FDA Approves the Priciest Ever Medicine That Treats Rare Genetic Disorder

Zolgensma is for all children under two years of age with a deadly genetic disease, which costs more than $2 million.

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FDA Approves Priciest Medicine Treats Genetic Disorder

The U.S. Food and Drug Administration (FDA) has approved the most expensive medication ever for a rare genetic disorder, which destroys a baby’s muscle control and causes death within two years. The drug is priced at $2.125 million; however, out-of-pocket costs for patients may vary based on their insurance coverage.

On Friday, the FDA approved the drug called Zolgensma for all children below two years of age, who are diagnosed by a genetic test to have any of the three types of the disorder. Zolgensma therapy includes a one-time infusion, which takes approximately an hour.

Swiss drug-maker Novartis sells the drug, which is a gene therapy that treats a genetic disorder known as spinal muscular atrophy. The drug targets a defective gene that destroys a child’s muscles to an extent where they are unable to move, and unable to even swallow or breathe. In the United States, this condition affects nearly 400 babies each year.

The drug manufacturer said it would let insurers make payments over a period of five years ($425,000 per year). It also said it would give partial rebates if the drug fails to work.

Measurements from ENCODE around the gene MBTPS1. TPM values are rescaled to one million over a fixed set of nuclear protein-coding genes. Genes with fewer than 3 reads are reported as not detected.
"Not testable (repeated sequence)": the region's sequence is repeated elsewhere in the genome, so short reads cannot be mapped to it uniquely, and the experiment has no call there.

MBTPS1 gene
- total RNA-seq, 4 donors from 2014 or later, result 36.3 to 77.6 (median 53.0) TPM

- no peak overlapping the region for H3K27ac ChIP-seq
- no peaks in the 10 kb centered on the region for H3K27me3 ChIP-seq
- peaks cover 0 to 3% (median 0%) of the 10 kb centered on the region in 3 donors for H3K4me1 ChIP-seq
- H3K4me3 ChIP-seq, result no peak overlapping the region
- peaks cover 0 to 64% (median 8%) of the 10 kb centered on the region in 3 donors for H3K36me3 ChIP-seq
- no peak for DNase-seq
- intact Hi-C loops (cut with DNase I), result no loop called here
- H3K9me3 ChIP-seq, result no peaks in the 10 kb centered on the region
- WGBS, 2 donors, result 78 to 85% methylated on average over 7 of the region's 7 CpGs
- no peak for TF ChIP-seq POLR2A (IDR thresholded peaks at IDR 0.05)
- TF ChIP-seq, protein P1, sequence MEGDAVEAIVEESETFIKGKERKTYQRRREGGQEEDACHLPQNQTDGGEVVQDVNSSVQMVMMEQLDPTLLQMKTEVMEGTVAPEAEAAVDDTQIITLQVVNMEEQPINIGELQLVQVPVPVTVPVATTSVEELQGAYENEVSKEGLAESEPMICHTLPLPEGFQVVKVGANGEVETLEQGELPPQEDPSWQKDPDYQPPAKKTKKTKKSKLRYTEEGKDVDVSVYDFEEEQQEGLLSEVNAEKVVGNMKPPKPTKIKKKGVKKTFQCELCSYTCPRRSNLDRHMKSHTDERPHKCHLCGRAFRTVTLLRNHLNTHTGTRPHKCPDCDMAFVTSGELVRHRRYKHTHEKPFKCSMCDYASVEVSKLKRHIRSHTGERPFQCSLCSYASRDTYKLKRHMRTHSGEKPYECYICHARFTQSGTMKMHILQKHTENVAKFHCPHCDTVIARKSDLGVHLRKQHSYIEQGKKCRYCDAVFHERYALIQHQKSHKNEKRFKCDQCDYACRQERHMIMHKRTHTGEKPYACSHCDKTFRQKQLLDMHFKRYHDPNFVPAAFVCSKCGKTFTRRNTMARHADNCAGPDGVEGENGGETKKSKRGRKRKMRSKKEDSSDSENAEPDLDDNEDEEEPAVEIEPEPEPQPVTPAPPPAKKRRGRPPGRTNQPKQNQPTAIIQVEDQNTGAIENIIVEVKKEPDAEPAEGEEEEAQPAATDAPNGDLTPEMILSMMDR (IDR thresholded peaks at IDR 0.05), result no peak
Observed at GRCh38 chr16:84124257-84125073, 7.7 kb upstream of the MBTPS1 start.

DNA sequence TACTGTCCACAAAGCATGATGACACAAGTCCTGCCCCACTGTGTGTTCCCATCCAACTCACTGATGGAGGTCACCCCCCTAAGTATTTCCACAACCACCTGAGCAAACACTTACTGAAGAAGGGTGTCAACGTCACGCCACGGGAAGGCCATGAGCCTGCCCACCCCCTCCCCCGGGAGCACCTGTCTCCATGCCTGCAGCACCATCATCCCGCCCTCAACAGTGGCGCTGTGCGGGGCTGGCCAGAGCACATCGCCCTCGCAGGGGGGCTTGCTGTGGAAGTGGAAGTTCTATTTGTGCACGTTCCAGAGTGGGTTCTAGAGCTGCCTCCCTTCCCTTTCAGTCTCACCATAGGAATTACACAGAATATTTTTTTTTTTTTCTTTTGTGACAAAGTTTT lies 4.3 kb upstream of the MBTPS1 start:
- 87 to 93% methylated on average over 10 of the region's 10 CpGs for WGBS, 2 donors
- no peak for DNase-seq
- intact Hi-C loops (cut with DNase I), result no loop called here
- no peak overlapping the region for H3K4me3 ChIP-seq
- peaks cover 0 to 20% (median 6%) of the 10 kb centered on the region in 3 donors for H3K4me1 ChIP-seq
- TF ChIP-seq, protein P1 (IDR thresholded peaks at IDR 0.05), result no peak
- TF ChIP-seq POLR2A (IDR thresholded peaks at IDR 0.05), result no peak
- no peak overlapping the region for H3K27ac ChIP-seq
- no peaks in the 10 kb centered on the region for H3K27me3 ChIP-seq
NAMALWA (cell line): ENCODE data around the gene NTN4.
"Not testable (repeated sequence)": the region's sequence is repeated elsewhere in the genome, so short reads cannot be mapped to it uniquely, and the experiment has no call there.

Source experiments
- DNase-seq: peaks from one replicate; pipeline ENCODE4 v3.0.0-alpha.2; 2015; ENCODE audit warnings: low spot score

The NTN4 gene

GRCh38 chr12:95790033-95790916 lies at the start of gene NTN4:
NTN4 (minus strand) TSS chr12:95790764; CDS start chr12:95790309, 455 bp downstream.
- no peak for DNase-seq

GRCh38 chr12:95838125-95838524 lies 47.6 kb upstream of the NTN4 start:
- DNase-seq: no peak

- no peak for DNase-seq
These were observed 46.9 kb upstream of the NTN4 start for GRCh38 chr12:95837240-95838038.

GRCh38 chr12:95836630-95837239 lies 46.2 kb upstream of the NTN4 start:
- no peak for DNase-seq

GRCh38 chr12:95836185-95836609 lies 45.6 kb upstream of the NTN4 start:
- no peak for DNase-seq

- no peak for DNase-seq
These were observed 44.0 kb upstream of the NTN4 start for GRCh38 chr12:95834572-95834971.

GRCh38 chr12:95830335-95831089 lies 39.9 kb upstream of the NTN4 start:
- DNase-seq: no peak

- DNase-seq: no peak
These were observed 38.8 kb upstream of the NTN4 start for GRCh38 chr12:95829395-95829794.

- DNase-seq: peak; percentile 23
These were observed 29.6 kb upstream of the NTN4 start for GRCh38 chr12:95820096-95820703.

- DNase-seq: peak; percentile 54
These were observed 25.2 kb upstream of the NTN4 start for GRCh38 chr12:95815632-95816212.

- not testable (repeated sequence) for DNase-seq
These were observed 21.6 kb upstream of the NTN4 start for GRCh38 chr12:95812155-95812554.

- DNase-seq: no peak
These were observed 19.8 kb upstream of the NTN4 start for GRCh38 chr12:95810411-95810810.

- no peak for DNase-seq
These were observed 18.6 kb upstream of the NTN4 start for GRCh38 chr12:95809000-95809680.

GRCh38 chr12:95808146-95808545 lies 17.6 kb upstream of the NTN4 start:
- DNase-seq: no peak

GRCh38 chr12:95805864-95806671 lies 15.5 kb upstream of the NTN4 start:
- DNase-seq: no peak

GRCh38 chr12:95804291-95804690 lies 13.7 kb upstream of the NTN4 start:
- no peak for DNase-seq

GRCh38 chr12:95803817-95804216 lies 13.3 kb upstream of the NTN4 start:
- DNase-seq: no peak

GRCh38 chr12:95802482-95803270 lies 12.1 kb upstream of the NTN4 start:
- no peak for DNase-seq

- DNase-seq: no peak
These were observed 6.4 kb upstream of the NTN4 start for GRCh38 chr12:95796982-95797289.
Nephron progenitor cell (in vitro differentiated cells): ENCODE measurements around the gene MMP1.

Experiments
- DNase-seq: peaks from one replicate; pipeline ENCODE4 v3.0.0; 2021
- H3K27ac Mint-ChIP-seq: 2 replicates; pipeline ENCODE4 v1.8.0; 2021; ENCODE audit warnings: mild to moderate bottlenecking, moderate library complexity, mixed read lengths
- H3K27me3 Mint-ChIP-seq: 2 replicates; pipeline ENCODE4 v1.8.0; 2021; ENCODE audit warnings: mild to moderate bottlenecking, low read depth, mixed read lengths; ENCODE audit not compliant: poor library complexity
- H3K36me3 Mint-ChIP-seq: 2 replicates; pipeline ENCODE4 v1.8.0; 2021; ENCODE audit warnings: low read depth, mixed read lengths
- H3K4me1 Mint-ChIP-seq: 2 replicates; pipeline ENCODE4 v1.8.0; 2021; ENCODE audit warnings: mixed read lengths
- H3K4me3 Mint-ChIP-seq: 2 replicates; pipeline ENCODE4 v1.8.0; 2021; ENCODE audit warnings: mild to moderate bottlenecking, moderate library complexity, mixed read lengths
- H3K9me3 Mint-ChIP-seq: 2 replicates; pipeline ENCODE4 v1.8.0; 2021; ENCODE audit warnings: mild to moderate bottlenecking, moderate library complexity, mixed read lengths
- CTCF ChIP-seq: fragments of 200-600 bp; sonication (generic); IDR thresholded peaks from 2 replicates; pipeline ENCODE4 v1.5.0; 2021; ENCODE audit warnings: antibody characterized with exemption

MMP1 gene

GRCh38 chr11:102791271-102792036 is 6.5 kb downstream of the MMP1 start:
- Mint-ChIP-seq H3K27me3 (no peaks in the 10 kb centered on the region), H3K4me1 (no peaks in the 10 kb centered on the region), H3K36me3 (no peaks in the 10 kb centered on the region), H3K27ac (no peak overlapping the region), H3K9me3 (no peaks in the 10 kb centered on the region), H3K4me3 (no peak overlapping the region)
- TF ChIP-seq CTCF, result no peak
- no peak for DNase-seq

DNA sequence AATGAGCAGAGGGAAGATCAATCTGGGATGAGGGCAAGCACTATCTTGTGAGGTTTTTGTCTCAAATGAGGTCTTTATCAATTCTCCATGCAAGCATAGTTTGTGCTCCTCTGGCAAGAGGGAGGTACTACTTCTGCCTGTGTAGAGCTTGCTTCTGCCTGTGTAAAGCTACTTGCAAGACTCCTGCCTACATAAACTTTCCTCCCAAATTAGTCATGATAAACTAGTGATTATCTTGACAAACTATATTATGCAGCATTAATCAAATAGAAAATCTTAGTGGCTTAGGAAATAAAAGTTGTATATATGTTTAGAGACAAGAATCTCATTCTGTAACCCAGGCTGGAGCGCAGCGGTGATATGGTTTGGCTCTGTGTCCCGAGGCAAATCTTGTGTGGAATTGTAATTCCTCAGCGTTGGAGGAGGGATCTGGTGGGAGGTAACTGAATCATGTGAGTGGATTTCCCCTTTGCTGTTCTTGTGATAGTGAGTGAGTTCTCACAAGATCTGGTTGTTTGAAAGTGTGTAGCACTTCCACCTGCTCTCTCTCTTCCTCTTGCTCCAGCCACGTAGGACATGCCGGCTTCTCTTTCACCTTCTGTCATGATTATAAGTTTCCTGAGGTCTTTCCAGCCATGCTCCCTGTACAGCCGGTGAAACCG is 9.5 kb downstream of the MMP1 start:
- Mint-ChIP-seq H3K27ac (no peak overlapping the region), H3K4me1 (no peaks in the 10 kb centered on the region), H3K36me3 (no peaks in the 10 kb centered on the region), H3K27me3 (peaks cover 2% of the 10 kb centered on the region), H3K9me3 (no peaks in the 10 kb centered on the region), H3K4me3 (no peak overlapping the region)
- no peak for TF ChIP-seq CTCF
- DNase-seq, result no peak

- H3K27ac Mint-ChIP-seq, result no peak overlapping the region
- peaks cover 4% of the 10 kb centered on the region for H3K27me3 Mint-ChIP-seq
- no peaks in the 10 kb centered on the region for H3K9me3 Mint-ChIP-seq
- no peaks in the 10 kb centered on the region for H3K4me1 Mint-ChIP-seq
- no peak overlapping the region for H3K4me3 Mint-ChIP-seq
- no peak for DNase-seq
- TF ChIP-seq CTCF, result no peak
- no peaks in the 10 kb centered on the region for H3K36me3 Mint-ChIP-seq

Another drug for the same condition approved by the FDA in the U.S. is Spinraza. This drug includes a therapy that must be given every four months. Spinraza’s maker Biogen charges a list price of $750,000 for the first year and $350,000 per year after that.

According to the independent nonprofit Institute for Clinical and Economic Review (ICER) that rates the value of expensive new drugs, the new gene therapy costs $1.2 million to $2.1 million because it “dramatically transforms the lives of families affected by this devastating disease.”

The president of ICER Dr. Steven D. Pearson said, “The treatment’s price is a positive outcome for patients and the entire health system.”

In spinal muscular atrophy, the defective gene does not allow the body from making enough protein that nourishes the nerves to control movement, leading to the nerve cell death.

Zolgensma supplies a healthy copy of that faulty gene, allowing nerve cells to start producing the much-needed protein. This eventually halts the deterioration of the nerve cells, allowing the child to develop normally.

According to clinical studies, babies with the severe form of the genetic disorder who got Zolgensma within six months of birth experienced limited muscle problems and those who got the gene therapy earliest did great.

Early diagnosis is important, so Novartis is working with states to get genetic testing for infants required at birth. The drug-manufacturer expects most states will be meeting that requirement by next year. The FDA said that the side effects Zolgensma included vomiting and potential liver damage; therefore, patients should be monitored for the first few months after introducing the drug.